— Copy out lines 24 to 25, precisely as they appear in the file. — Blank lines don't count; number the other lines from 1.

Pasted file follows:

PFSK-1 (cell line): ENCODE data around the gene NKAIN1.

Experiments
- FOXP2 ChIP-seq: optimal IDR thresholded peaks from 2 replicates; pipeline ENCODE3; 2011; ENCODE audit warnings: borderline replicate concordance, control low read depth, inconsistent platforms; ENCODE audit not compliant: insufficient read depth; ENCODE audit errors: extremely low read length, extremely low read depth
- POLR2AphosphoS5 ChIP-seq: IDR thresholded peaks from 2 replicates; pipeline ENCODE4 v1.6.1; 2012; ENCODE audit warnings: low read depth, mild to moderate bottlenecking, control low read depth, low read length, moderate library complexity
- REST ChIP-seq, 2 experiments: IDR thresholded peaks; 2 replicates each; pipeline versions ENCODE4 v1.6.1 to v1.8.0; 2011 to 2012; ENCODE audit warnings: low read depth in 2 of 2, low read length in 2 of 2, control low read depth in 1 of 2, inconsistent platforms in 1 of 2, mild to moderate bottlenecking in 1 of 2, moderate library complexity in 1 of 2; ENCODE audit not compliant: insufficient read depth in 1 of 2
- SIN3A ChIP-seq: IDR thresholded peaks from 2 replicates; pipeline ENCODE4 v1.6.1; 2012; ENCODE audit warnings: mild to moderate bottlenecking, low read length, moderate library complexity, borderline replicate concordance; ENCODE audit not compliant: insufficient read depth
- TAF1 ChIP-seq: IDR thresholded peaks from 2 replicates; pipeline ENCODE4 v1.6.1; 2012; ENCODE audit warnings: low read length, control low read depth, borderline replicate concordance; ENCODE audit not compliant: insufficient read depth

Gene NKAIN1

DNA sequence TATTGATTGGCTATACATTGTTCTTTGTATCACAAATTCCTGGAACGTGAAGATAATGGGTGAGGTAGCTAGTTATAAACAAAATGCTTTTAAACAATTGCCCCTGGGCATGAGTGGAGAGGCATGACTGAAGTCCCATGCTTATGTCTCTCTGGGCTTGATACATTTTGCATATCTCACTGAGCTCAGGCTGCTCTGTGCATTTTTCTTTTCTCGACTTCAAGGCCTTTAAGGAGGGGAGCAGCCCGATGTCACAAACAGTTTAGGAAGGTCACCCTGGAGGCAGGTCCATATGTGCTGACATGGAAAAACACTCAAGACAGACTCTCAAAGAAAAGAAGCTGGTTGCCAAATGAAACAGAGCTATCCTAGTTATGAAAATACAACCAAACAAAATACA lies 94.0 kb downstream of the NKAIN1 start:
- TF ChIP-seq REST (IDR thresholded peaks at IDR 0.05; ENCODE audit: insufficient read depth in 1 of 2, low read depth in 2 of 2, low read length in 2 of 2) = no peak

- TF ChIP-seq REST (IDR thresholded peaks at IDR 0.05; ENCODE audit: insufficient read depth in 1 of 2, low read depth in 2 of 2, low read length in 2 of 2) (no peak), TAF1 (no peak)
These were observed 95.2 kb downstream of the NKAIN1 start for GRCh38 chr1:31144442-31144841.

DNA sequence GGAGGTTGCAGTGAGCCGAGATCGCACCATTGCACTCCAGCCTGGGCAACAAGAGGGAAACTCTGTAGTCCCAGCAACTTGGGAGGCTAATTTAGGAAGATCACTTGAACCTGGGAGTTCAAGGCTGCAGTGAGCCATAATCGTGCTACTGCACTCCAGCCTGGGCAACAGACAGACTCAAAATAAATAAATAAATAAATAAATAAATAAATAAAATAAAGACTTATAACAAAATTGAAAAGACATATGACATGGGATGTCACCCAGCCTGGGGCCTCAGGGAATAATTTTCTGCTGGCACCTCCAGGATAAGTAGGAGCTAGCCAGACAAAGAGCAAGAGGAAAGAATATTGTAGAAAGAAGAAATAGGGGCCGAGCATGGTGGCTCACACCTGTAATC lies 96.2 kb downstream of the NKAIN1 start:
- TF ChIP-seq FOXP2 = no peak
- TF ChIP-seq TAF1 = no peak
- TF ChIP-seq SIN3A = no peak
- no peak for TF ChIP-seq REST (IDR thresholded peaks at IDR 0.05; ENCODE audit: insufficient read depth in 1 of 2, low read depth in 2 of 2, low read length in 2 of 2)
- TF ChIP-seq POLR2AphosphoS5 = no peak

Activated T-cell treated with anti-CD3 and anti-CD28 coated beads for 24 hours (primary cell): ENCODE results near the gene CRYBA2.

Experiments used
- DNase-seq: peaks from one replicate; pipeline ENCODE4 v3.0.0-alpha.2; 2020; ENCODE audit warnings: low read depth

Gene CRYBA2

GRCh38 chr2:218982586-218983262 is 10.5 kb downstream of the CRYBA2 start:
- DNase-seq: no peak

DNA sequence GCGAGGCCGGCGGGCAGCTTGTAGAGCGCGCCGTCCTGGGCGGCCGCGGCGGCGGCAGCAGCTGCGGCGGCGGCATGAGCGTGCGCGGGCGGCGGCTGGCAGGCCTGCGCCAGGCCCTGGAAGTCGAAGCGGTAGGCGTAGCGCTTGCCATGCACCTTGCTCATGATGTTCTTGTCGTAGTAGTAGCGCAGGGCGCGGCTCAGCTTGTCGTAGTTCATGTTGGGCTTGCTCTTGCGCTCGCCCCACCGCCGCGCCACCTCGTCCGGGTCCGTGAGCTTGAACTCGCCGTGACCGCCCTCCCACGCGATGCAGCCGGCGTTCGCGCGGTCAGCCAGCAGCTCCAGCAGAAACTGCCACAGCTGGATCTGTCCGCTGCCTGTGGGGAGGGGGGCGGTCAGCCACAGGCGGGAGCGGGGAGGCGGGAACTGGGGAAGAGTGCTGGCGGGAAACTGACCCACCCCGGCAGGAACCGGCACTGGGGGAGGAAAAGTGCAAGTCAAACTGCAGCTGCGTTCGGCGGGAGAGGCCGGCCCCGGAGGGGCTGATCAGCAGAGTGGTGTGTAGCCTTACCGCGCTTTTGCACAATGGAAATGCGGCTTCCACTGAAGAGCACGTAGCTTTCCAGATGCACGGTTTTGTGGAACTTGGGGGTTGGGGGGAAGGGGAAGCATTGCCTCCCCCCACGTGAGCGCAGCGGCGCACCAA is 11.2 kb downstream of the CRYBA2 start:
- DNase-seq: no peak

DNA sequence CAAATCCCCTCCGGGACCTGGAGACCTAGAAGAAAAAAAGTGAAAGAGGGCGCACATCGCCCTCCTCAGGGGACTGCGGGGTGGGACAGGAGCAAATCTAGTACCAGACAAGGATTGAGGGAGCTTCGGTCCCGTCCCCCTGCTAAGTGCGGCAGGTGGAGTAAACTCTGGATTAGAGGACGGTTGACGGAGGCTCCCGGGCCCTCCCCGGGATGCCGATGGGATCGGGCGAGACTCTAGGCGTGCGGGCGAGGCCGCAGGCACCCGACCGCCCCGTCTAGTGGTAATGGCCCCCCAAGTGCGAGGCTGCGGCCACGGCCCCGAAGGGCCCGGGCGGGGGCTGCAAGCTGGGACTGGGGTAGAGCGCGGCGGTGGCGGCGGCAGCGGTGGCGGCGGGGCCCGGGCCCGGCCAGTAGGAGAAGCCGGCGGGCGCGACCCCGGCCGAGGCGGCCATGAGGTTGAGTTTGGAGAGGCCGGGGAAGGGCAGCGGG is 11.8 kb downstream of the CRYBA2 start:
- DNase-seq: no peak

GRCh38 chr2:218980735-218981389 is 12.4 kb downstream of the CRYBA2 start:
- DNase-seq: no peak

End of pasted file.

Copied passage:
- DNase-seq: no peak

DNA sequence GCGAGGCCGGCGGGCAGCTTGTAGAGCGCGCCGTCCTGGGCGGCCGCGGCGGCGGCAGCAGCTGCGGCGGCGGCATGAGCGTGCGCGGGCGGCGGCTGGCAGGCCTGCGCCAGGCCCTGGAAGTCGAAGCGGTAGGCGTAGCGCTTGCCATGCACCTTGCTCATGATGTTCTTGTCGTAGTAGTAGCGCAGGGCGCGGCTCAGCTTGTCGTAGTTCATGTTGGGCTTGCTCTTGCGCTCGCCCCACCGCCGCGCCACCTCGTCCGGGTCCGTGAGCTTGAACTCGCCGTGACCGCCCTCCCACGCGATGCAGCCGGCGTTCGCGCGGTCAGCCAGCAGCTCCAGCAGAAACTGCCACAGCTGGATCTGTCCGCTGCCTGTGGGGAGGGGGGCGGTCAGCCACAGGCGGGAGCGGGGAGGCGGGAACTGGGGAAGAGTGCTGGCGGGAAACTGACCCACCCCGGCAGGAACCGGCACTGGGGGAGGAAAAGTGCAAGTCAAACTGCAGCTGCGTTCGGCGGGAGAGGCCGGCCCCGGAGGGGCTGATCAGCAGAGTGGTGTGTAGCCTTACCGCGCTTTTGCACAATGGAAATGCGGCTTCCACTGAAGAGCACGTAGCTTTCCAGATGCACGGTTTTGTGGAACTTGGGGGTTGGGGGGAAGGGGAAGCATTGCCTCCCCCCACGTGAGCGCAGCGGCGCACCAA is 11.2 kb downstream of the CRYBA2 start: